The New Citizens Press Interview
Sunday, January 20, 2008

By  Joe Walker

Actress-turned-author Bern Nadette Stanis - who will be speaking along with actor Malcolm-Jamal Warner at the Lansing Center Feb. 23 - is not only an icon in urban entertainment, but also a role model for generations. Her portrayal of Thelma Evans on the hit television series “Good Times” (CBS, 1974 to 79) - a sitcom centered on a family of five growing up in housing projects - inspired young women in similar situations to have hope, self-respect and pride. During the show's original run and in syndication Thelma was the anti-stereotype of a “project girl”, and a classy representation for those unfamiliar to her surroundings. With “Good Times” granted new life and audiences through DVD release, and Stanis' writing career, her importance stands firm today.

TNCP - Why do you think your portrayal of Thelma Evans was so groundbreaking for it's time, and is still acclaimed to this day?

Bern Nadette Stanis - I chose to play that character the way that I did because I wanted to portray no matter if you're growing up in poverty, with love and determination you can see a brighter day.

TNCP - But what set her apart? Why was Thelma seen above just being another Black girl from the projects?

Stanis - Thelma was very optimistic. She was always the one who understood. She was the centerpiece to pull things together.

TNCP - Thelma never seemed to be caught up in guy problems either, or dependent on some guy to validate her growth - even as a teen. Do you agree?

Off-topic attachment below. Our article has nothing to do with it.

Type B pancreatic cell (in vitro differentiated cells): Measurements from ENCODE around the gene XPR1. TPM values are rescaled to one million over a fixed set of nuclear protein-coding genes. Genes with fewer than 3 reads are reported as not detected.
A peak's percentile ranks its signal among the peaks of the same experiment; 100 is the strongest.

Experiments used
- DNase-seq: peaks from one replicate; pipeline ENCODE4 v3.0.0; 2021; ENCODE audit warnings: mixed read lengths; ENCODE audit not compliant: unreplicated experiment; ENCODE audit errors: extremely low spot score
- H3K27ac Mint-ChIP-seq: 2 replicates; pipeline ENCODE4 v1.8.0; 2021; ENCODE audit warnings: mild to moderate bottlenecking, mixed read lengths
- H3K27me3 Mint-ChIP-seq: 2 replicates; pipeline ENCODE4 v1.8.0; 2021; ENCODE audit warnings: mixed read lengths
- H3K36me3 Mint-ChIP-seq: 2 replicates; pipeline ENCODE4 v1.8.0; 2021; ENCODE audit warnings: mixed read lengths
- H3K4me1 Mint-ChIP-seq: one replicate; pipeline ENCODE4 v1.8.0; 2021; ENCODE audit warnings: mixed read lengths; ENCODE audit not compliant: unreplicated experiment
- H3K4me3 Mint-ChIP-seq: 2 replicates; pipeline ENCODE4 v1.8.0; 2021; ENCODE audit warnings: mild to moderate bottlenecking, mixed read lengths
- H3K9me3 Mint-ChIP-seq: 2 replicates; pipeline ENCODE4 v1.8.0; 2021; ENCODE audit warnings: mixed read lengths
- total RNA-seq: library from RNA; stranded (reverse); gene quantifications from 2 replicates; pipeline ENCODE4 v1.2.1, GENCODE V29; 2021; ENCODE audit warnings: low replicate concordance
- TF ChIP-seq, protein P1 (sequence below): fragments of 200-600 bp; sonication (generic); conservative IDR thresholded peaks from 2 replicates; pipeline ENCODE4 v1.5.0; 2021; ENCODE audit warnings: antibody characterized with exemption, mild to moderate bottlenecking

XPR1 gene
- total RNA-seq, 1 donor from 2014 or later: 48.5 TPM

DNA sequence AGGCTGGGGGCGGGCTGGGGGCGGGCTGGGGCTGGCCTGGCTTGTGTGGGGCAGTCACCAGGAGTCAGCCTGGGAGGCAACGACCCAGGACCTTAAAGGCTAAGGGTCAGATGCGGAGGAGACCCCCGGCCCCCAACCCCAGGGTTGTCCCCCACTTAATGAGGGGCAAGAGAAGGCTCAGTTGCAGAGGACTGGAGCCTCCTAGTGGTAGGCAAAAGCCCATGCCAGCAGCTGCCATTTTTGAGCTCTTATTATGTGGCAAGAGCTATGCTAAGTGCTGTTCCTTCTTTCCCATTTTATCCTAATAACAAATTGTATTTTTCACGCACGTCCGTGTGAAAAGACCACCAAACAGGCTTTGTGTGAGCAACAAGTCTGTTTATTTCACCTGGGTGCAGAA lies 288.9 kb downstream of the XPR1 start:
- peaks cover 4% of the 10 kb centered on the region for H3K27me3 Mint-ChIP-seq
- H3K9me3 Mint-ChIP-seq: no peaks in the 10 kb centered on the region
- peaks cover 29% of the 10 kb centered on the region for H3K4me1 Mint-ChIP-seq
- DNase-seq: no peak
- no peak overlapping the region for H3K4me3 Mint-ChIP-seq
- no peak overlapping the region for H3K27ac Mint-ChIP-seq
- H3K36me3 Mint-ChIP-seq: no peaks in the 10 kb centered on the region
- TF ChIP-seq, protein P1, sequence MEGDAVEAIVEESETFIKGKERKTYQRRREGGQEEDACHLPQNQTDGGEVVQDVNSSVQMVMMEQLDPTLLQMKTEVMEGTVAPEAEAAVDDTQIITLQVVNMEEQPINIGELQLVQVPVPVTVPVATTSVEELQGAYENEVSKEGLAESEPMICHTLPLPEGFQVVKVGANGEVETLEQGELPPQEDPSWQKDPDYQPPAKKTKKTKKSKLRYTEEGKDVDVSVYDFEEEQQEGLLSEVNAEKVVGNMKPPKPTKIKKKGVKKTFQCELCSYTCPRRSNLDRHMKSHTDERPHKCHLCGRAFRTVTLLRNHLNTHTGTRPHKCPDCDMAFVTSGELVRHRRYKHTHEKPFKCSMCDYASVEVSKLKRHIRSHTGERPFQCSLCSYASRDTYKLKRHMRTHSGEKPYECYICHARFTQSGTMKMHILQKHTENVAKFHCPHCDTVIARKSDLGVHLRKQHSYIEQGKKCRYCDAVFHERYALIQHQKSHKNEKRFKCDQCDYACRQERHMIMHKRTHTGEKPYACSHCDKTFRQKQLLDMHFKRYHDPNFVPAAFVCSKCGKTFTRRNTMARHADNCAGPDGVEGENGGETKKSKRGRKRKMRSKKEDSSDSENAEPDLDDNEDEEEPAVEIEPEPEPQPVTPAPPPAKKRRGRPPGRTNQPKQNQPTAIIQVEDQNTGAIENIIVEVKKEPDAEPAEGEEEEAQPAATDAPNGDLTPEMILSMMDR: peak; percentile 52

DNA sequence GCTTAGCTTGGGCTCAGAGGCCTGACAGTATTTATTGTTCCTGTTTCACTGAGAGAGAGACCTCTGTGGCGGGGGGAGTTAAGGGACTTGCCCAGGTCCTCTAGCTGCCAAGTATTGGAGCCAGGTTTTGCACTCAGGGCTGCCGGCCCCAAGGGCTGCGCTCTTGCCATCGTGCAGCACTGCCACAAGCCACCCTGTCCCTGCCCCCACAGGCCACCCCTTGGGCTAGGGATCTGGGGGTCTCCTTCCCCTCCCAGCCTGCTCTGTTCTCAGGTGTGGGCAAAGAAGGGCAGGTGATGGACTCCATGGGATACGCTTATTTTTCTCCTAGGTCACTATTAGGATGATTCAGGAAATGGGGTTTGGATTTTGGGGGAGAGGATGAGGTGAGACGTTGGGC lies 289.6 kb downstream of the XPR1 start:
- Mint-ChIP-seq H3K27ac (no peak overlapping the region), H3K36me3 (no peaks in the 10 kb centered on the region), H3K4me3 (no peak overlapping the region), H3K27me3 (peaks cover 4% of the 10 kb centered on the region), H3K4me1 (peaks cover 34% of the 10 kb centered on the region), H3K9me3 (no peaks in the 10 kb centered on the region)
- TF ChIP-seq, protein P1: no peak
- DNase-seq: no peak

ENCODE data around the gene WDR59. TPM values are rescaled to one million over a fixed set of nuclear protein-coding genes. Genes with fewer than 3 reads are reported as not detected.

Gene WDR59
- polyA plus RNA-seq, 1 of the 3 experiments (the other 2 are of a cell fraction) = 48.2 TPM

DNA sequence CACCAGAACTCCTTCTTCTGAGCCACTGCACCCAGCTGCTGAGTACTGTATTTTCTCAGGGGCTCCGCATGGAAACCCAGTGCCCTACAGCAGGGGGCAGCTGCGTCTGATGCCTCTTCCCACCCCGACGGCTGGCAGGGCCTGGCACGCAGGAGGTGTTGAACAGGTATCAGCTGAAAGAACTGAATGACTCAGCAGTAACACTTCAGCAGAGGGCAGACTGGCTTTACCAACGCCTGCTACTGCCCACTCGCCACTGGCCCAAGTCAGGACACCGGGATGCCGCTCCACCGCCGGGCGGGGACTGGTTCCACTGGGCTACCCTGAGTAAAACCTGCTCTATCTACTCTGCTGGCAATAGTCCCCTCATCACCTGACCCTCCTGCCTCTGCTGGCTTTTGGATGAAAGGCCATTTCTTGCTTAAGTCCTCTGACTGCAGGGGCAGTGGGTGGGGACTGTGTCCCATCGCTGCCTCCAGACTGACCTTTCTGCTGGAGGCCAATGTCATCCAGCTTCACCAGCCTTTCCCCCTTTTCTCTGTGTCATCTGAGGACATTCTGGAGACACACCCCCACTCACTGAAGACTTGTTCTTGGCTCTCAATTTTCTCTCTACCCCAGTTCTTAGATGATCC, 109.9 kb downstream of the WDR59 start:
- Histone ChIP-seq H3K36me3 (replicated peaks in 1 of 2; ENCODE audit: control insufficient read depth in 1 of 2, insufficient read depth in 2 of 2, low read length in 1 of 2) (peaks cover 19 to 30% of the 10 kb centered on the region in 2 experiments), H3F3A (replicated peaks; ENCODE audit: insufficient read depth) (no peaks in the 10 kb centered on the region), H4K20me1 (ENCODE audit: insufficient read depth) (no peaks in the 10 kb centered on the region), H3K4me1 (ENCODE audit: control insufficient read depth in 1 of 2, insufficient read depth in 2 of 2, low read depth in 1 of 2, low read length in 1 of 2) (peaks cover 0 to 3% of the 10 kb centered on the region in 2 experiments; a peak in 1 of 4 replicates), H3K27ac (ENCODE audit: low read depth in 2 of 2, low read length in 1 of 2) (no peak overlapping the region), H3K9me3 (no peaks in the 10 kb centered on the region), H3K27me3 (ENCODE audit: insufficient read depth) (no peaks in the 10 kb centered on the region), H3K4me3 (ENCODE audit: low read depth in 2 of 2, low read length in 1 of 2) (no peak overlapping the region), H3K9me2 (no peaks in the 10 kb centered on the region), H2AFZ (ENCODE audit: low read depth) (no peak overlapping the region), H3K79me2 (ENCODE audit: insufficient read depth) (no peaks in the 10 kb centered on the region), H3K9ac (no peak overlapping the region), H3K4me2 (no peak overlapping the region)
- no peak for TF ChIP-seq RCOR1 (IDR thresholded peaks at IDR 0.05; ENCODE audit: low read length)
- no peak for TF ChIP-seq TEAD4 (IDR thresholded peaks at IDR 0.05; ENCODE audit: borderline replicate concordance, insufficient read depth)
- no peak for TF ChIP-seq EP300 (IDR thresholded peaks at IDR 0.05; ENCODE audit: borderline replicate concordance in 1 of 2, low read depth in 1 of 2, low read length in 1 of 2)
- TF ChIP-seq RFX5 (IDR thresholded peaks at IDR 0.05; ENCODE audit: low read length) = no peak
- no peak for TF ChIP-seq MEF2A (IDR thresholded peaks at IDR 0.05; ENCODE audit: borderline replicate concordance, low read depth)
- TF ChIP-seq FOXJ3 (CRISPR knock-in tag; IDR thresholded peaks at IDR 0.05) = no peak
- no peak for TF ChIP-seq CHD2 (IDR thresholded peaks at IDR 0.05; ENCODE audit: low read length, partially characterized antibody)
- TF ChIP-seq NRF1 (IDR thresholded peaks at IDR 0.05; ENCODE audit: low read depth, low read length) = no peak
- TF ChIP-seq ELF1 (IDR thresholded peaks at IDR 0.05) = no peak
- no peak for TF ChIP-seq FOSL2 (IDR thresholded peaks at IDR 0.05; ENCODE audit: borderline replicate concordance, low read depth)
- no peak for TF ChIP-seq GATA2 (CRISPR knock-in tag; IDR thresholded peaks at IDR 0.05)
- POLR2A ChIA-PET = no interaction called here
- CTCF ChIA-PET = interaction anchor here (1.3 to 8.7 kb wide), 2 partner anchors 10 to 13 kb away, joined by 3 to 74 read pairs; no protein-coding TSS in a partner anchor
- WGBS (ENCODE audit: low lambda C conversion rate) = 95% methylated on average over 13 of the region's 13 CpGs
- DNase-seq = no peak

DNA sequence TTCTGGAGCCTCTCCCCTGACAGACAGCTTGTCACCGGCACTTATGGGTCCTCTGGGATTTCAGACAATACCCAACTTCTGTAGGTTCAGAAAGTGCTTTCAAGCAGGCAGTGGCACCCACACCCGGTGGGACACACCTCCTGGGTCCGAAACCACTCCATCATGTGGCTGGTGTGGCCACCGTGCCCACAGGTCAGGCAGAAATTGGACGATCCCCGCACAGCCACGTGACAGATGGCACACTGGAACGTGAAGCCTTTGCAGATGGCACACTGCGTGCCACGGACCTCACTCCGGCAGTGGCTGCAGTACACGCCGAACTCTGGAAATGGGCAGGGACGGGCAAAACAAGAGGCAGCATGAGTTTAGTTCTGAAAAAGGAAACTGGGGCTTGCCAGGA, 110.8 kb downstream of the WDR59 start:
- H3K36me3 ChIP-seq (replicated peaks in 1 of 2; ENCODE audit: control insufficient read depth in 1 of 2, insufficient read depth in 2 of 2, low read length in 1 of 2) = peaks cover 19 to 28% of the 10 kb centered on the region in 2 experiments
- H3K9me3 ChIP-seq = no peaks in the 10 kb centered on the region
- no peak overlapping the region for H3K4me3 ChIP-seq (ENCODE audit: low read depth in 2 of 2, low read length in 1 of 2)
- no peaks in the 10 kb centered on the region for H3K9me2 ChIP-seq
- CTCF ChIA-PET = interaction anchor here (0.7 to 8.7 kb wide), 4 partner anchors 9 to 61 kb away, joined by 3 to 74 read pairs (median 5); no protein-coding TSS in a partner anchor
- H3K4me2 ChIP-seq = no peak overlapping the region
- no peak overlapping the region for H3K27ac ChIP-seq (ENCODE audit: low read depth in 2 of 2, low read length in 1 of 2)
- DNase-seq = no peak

Stanis - She had her dating issues but was never walked over or immature in them.

TNCP - Why did Thelma have so much leadership even though she wasn't the oldest?

Stanis - She was a person of respect. She was very respectful of her parents and brothers, and she got it in return. I didn't play her to be what people would think. She wasn't stereotypical.

TNCP - How much of your portrayal of Thelma was based on you?

Stanis - I, myself, was raised in that environment. So I definitely understood what it took to be her. With that I strived very, very hard to become someone that is proud of her self. I wanted to bring that quality to Thelma. And I think I did that very well; at the least my fans liked it.

TNCP - Your new book “Situations 101” comes from you, and you as Thelma. How does it feel to grow from portraying an inspirational television character into a person whose real life inspires?

Stanis - Transitioning from that to living life - going from being a young woman on a show to really growing up living life - I learned a lot. I saw a lot. But in the perspective of people seeing me as a celebrity I had to learn by observing what is seen, doing my research, doing my questioning. A lot of things I had to write.

TNCP - So the writer aspect of your career was not newly found later down the line?

Stanis - I always wrote. Writing was a way for me to put it out on the floor. Put it down, study it, and I figured a lot of things out by writing. So I think that's what developed me to become the writer that I am because I put my questions down, my answers down, I even put my dreams down. I believe sometimes your dreams give you answers. Meeting someone considered famous is a dream for some. It may be someone's dream to meet me and ask me questions pertaining to their lives. I want to answer them.


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